The Treasury is drawing up plans to protect the availability of cash amid concerns over declining access to dispensers for older people and those from rural communities.
Officials are understood to be in detailed discussions about how to combat the decline of cash ahead of the Budget next month, with one possible option the introduction of laws forcing some banks to provide cash services, according to the Telegraph.
The Treasury is considering laws similar to those recently imposed in Sweden, which require all banks with a certain amount of deposits to offer cash services, the paper reported.
Under the new rules, Swedish lenders who do not offer widespread access to cash across the country will face fines.
Campaigners have urged Chancellor Rishi Sunak to introduce similar legislation in Britain after a sharp decline in the number of retail bank branches and cash machines, particularly those offering free withdrawals.
Although cash was used in just 28 per cent of transactions in the UK in 2018, the Access to Cash Review warned last week that millions of Brits risk being “left behind” by the rapid growth of digital payments.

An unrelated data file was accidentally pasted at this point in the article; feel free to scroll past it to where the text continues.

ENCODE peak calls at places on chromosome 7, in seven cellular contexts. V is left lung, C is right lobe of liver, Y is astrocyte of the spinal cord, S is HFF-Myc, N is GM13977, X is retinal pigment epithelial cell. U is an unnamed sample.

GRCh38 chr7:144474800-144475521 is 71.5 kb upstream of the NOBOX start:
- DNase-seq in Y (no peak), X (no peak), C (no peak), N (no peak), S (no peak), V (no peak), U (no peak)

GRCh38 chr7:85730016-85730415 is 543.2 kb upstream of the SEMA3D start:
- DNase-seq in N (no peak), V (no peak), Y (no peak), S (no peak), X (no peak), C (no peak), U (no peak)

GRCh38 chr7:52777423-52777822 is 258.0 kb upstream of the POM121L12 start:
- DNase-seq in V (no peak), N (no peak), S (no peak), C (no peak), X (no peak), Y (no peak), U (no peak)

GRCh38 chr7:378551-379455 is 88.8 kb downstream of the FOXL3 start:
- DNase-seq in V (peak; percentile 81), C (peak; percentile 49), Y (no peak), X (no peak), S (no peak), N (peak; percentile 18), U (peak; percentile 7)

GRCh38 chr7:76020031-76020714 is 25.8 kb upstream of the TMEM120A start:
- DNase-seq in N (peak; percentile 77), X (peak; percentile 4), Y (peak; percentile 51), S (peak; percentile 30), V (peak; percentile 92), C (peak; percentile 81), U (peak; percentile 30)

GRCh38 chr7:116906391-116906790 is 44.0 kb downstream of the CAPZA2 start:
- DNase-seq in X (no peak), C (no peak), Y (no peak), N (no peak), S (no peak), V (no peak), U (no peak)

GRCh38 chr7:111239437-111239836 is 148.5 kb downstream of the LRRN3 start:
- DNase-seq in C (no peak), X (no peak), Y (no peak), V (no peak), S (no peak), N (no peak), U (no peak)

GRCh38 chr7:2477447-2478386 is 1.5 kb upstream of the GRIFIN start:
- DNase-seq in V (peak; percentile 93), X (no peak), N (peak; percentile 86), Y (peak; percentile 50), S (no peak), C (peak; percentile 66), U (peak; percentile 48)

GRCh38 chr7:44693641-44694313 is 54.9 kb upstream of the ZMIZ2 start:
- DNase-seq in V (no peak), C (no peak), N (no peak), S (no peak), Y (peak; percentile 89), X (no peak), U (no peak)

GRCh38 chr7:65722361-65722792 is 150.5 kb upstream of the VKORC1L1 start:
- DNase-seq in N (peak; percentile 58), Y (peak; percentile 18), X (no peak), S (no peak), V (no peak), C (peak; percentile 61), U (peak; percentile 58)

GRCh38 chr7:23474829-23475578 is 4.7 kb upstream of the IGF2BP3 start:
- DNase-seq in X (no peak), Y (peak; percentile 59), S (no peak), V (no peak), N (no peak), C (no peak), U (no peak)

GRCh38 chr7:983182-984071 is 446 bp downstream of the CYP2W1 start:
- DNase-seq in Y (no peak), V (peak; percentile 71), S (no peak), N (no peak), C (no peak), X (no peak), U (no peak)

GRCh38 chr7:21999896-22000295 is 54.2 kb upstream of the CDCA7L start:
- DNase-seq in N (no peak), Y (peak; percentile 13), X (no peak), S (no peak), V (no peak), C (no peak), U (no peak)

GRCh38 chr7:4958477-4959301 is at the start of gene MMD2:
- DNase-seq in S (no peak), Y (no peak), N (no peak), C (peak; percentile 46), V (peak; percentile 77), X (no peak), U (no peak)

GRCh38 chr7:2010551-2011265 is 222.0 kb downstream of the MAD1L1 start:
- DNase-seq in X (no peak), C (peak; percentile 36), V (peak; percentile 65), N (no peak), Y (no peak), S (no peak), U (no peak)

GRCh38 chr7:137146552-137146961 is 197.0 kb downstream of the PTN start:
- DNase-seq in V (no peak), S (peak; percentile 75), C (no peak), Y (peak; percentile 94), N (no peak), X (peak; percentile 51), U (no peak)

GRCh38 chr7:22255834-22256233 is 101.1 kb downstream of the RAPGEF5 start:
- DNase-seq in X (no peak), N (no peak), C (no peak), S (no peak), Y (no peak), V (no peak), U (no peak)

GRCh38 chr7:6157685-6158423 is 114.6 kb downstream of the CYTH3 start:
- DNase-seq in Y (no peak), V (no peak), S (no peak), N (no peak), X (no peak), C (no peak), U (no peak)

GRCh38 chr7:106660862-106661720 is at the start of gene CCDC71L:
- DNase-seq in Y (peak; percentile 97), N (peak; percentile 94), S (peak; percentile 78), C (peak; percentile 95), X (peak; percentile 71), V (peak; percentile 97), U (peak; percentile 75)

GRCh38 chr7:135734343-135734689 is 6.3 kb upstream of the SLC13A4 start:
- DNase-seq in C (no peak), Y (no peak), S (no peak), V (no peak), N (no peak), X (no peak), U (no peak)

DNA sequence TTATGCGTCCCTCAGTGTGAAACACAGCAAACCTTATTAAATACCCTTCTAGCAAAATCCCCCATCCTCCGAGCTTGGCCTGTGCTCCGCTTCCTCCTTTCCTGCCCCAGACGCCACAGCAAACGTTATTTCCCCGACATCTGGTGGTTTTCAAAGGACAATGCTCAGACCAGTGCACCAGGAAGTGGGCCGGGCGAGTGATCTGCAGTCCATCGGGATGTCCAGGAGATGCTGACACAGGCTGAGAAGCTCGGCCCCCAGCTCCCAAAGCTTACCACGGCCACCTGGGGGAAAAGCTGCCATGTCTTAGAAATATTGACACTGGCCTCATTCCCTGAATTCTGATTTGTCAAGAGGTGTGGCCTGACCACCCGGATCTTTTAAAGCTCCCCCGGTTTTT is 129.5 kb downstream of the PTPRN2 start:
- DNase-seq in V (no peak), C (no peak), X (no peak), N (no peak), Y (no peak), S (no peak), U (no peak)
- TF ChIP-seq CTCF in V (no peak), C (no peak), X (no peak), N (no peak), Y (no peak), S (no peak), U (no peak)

A year after its final report, the panel warned against Britain’s “sleepwalk[ing] into a cashless society”, and said the country’s cash infrastructure “will collapse without legislation”.
“Our concern is that we are fast going cashless but not everybody can go cashless,” said Natalie Ceeney, chair of the review. “There are lots of bits of Britain that going contactless or going digital is just not an option.”
A spokesperson for the Treasury refused to comment on the timings of any new measures.
“Technology has transformed banking for millions of people, but we know that many still rely on cash,” they said. “That’s why we’ve invested £2bn to ensure everyday banking services are available at 11,500 Post Office branches across the UK.”
“We’re also working closely with industry and regulators to ensure everyone who needs cash can access it.”
The news comes amid reports that Sunak is planning to move some Treasury officials to the north of England in a bid to reassure northern voters that the government takes their priorities seriously
Under the plan, reported by the Sunday Times, officials from various key departments within the Treasury would be moved to a new “economic decision-making campus” in the north.